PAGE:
All his preparations, however, were rendered useless as within 48 hours of the July 1 explosion, white flags appeared along the lines and Generals Pemberton and Grant met one another between the lines to discuss the surrender of Vicksburg.

But before the final hours of the siege are detailed, there were other engineers in Union blue and Confederate gray who, along with Hickenlooper and Lockett, played prominent roles in the siege and defense of Vicksburg. Sadly, many of these men and the service they rendered have been lost to history. If but a fleeting reference, their stories must also be told.

Here is a question or two? Did they blow up the second mine to send a message or use it as a terror weapon? Did the second mine explosion influence Pemberton decision to surrender?
 
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Al Mackey

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IMO, discussion of Vicksburg is off topic in this thread unless one is making a comparison. I haven't seen a comparison being made.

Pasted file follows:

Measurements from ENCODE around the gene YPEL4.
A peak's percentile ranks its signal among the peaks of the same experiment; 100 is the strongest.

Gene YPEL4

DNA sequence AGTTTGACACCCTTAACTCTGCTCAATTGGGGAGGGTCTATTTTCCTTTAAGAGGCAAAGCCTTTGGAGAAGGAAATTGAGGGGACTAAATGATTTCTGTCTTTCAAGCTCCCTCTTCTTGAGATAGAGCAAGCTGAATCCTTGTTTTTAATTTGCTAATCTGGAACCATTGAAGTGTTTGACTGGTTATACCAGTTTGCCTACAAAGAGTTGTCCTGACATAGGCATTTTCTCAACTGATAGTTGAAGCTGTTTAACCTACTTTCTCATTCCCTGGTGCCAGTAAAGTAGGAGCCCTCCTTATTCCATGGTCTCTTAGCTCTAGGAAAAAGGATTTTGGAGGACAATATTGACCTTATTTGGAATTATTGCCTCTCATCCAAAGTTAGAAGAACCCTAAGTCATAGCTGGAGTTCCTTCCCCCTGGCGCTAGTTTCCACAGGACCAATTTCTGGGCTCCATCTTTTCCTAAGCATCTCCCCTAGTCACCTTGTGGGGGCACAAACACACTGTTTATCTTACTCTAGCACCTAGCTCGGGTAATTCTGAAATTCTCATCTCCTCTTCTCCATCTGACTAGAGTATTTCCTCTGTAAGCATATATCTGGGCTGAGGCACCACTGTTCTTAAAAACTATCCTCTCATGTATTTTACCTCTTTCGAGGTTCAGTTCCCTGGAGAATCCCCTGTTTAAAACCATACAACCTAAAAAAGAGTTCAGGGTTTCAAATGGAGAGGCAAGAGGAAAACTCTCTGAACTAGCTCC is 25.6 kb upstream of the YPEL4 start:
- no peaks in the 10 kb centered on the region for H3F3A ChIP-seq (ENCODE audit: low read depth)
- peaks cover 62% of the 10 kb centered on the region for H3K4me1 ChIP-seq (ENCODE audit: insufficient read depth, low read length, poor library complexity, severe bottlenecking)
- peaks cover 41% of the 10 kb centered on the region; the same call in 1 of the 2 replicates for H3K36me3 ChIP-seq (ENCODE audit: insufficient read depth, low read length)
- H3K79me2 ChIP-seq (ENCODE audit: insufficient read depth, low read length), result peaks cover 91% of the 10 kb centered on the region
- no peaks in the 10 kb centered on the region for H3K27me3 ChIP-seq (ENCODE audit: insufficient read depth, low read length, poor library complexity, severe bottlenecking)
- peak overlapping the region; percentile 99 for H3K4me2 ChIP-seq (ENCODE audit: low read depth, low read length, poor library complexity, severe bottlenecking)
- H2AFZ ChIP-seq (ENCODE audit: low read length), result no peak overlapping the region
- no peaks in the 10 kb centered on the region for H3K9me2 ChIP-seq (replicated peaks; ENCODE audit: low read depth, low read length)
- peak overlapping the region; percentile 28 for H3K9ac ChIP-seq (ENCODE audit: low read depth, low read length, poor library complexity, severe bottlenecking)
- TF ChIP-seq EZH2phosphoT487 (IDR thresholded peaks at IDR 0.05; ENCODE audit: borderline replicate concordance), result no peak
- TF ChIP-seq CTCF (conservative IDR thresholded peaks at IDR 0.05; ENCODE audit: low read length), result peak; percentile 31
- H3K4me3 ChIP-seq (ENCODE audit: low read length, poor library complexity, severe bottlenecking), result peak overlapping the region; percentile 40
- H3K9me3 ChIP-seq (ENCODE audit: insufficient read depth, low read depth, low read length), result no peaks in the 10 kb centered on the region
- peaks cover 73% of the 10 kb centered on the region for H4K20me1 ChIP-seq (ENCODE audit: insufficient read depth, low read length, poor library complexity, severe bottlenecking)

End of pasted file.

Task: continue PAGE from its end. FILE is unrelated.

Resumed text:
Jim Klag

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IMO, discussion of Vicksburg is off topic in this thread unless one is making a comparison. I haven't seen a comparison being made.
I think it's OK to talk about Vicksburg in this thread by way of comparing the two battles. If one wants to go deep into Vicksburg, open a new thread, please.
 

jgoodguy

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Here at Vicksburg... I can not tell where the crater is located...

The Third Louisiana Redan was built to help guard the Jackson Road entrance into the city of Vicksburg. The redan was named after the regiment that garrisoned it, the Third Louisiana Infantry. The Confederates were aware of the Union approach trench and mine digging, but despite efforts of sharpshooters, were unable to stop the Federals.
Approach to the Third Louisiana Redan


Another...


The nonextant Third Louisiana Redan was located in this area. It was a major Confederate fortification for the defense of the Jackson Road entrance to Vicksburg. Trenches and craters were created and mines were used here in battles between Union and Confederate forces. The Confederate line was never breached.

The day June 25th 1863... what followed the blast...

Before the dirt settled, Captain Hickenlooper and his pioneers charged into the crater to clear the way for the infantrymen who surged down the Jackson Road in a densely packed column. While the engineer and his men cleared away debris, the 45th Illinois raced forward and Color Sgt. Henry Taylor planted the Stars and Stripes upon the enemy works.